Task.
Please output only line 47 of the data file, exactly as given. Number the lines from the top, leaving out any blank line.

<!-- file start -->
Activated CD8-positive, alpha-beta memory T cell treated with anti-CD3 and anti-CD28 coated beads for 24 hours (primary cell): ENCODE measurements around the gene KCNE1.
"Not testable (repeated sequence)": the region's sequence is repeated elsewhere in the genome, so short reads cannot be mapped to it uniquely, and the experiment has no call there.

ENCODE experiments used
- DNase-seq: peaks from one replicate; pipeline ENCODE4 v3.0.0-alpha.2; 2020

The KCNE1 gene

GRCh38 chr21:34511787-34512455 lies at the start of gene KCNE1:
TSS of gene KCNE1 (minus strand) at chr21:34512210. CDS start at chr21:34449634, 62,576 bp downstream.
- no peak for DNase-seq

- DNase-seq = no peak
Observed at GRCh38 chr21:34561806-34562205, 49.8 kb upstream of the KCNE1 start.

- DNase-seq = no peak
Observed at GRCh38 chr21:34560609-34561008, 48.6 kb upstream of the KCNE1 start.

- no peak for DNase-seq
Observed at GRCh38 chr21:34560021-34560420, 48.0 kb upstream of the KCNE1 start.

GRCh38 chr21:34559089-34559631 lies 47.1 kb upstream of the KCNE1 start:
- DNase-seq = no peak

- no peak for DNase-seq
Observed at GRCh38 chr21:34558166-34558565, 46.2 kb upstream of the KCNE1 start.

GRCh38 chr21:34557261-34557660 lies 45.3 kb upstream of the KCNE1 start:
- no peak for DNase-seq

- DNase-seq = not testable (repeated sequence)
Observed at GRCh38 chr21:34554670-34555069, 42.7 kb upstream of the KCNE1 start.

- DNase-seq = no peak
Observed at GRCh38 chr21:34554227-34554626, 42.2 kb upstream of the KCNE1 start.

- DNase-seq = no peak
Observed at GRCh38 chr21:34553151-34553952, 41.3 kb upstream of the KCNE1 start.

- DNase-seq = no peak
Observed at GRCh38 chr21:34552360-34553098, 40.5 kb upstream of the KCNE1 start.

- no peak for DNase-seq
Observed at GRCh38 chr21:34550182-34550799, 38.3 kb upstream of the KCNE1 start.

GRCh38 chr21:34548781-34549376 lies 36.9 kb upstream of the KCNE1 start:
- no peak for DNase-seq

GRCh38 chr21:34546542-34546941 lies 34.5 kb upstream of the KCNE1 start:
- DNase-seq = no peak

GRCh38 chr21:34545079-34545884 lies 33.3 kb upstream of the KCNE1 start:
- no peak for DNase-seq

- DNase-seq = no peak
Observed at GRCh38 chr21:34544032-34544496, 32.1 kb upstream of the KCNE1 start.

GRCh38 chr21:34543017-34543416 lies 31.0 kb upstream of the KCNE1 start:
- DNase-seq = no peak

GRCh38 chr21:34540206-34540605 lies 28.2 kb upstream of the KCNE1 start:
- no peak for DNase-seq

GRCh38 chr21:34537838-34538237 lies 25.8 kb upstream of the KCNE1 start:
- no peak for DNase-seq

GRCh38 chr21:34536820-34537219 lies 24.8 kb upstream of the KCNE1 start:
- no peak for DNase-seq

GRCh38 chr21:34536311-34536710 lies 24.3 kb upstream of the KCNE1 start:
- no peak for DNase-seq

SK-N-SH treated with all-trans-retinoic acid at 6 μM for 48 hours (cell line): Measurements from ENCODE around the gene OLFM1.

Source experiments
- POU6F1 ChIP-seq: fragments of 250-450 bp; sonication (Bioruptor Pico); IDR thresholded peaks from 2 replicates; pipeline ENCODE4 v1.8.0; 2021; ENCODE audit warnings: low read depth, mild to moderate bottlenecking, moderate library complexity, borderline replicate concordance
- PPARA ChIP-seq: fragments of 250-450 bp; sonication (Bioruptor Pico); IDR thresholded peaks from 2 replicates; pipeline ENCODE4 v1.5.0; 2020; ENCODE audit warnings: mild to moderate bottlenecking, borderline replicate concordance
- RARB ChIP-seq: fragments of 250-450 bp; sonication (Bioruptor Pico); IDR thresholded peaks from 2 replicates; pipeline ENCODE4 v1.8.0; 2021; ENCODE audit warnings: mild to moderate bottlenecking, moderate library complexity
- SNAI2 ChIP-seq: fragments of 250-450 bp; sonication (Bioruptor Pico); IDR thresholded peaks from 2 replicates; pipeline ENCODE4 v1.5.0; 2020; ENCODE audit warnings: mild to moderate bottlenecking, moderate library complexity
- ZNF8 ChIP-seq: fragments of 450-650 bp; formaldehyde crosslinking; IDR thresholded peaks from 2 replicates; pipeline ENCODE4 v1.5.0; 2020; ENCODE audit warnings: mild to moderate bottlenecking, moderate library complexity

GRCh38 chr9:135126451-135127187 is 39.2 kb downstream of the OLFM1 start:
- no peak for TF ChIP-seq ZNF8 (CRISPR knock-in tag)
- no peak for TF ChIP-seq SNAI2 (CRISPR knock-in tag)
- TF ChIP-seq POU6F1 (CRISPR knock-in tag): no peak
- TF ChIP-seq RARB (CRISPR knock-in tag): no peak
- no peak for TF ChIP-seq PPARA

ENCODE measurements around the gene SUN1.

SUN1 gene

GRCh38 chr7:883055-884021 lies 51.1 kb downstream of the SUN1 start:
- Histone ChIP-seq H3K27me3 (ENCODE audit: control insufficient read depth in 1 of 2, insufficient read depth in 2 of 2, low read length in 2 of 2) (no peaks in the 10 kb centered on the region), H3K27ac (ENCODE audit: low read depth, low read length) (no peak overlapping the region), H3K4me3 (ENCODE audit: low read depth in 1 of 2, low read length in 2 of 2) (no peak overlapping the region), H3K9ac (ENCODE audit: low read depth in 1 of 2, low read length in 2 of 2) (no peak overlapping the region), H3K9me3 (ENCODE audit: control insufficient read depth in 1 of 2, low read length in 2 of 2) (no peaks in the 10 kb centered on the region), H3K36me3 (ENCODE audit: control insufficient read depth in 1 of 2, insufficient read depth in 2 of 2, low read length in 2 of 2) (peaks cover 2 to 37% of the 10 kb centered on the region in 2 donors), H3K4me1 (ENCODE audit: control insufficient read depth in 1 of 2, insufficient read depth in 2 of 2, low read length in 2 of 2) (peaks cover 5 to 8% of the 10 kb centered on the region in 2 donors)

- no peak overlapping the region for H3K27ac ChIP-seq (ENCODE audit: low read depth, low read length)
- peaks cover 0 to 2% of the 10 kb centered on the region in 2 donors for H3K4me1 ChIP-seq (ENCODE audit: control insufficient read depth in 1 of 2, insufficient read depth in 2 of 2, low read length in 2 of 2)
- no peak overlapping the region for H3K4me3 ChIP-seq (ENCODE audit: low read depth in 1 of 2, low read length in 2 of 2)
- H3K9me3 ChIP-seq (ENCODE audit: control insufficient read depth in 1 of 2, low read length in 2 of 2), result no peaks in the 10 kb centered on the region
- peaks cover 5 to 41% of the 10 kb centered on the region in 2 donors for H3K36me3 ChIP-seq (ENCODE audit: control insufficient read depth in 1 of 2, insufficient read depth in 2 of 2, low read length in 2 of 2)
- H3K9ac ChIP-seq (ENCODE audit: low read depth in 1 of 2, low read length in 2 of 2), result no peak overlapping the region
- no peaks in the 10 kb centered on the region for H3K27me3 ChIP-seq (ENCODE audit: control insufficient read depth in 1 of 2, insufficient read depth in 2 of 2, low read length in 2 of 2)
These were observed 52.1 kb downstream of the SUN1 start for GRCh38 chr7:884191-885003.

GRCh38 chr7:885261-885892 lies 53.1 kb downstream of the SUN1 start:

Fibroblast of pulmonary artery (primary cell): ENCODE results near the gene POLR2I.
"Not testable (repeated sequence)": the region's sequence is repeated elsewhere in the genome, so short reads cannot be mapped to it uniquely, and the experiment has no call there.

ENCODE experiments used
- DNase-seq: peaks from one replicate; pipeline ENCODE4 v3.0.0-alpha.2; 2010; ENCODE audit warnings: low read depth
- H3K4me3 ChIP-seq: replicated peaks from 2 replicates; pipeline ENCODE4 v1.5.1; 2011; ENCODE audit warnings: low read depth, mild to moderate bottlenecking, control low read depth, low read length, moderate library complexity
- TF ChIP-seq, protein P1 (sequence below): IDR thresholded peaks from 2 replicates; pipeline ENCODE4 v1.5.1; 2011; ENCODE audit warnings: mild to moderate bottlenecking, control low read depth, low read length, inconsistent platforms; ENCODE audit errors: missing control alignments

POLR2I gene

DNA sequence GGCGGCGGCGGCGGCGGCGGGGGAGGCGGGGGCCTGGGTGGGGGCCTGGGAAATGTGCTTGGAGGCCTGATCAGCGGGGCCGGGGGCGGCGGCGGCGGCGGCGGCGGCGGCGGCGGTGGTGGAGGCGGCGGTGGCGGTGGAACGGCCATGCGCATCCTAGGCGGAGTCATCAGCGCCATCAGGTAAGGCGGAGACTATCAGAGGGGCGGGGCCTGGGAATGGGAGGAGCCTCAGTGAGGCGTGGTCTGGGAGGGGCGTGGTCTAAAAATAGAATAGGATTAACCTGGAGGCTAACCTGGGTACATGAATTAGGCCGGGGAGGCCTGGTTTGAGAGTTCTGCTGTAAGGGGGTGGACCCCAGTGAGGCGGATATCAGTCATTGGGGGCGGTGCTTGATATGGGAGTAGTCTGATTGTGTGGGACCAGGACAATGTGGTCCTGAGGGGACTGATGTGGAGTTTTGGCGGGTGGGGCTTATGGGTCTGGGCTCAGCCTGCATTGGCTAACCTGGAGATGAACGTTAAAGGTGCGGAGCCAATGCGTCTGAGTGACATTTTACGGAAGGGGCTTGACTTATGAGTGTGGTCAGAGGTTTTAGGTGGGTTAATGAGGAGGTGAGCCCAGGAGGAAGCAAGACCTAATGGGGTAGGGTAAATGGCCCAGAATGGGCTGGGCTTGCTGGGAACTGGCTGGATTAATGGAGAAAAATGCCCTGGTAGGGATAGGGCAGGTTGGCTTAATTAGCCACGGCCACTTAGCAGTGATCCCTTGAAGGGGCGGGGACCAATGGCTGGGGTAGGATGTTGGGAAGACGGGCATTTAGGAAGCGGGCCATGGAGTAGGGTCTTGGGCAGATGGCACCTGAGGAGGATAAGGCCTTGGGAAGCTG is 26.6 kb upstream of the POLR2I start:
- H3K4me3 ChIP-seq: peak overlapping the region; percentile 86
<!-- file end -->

GRCh38 chr21:34536311-34536710 lies 24.3 kb upstream of the KCNE1 start: